I wanted to know if he would be spooky towards the bright jumper standards so I could plan my attack (because everyone knows how seriously you need to plan a ground poles trip lol). I just had him go through the course once at a walk and exited the arena of terror. We headed back to the grass warm up just to stay away from the chaos. At this point homeboy was feeling insecure and I had to hold his hand. I was admittedly a little nervous with his behavior (I mean..I did break my foot falling off him in the dumbest way last year) but tried to stay calm and supportive. As we waited for the juniors to do their rounds I kept him busy by just walking around. He was on high alert and sometimes refused to turn. I mostly just let him go where he wanted as long as he stayed reasonable and walked politely. A few girls that had just trailered in were beginning to warm up their horses with some quick cantering. This made Merlot nervous again but he got through it. 


When he seemed to be more relaxed we would take a few minutes to stop and he would rest a foot and be mostly ok with the situation. As soon as he became nervous again we went back to walking and I think the regularity of me guiding him through the scary day helped him out. It was time for our round and poor dude did not want to leave the warmup. The ring steward was kind of being a bitch and wanted to skip over me (obviously need to take her job seriously at a schooling show..) and kept yelling my number saying it was my turn. She was only twenty feet away from me. Luckily some innocent bystanders were nice and were basically like "yo lady calm your tits her horse is scared just give him a few minutes its a schooling show" (not really but that's what I would like to imagine).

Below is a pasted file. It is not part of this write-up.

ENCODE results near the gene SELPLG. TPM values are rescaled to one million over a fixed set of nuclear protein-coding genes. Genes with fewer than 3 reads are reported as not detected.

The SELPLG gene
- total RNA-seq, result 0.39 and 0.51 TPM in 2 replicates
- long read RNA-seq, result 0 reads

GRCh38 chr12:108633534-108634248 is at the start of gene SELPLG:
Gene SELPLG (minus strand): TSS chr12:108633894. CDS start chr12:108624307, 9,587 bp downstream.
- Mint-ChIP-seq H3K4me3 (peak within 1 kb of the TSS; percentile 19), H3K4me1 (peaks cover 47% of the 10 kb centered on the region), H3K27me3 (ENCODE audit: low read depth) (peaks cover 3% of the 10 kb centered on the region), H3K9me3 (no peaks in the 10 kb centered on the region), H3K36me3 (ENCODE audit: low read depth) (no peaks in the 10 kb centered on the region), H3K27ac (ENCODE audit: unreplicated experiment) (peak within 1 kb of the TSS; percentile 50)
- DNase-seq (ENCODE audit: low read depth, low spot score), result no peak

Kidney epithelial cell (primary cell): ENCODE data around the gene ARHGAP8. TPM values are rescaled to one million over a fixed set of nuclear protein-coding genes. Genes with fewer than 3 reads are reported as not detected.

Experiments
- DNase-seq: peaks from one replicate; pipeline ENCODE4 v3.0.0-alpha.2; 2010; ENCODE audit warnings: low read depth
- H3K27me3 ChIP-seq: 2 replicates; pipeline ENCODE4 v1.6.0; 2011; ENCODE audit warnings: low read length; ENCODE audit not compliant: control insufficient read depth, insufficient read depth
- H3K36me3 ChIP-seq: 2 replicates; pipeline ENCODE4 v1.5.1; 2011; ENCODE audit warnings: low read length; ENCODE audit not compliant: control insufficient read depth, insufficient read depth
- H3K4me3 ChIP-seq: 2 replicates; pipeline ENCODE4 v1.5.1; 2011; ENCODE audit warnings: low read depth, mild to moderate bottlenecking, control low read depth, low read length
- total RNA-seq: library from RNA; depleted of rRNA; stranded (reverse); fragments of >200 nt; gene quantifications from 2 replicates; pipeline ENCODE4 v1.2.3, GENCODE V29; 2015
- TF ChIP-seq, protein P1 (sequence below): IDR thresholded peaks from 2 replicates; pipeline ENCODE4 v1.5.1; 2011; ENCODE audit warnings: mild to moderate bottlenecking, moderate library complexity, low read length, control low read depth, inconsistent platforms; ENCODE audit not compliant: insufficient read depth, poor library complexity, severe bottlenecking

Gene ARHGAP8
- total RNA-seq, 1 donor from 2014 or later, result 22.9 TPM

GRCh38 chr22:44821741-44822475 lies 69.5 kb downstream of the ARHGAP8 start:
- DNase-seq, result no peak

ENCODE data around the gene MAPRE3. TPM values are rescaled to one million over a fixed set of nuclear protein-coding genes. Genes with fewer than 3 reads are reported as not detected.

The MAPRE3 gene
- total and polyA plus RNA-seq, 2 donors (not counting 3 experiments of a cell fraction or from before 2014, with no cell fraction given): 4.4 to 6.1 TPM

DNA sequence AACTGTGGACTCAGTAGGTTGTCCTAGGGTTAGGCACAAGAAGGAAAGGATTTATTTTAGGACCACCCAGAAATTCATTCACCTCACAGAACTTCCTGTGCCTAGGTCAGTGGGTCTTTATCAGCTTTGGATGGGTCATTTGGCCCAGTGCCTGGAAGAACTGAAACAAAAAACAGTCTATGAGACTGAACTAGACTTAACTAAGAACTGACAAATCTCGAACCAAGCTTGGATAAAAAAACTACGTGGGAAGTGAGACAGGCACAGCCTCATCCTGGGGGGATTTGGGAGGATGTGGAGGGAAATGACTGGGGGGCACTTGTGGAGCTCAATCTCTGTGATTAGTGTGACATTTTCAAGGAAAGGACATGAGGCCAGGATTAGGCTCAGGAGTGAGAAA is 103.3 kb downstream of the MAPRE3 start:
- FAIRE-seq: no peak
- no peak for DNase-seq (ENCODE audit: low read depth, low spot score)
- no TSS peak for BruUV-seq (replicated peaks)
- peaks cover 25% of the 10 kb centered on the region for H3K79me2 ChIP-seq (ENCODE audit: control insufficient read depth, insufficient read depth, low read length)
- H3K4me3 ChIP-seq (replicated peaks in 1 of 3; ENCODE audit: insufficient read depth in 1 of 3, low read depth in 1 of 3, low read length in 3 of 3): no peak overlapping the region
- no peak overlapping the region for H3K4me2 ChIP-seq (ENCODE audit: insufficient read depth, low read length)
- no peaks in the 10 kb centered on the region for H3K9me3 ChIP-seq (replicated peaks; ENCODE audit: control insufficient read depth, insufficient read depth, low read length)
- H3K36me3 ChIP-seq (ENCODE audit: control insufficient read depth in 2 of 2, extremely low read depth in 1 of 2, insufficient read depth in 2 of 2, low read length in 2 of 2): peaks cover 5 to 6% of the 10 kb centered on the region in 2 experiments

An older gentleman came in the ring to escort us and Merlot tried halfheartedly to escape the terrifying human coming towards him. Luckily as soon as he walked forward he realized the man was a nice hooman probably harboring cookies somewhere and following was safe. He was actually relatively calm in the arena when it was just us by ourselves. He wasn't spooked by noises or the whistle but was definitely slightly on edge. I asked for a trot and pointed at the brightly colored sticks and he was like "yeah sure whatever I'll go over things but I'm going to periscope up to monitor small children on fat ponies that might attack". He did have one random NOPE moment with a decent spook in an unrelated spot in the arena. I stopped and patted him and we moved forward pleasantly. We trotted nearly the entire thing and I was happy that he gave no fucks about the "jumps". I gave him big pats and he almost seemed relieved when we crossed the finish flags and the crowd encouragingly hollered. I hopped off right there in the arena and gave him a big hug where I could feel him release nearly all his tension.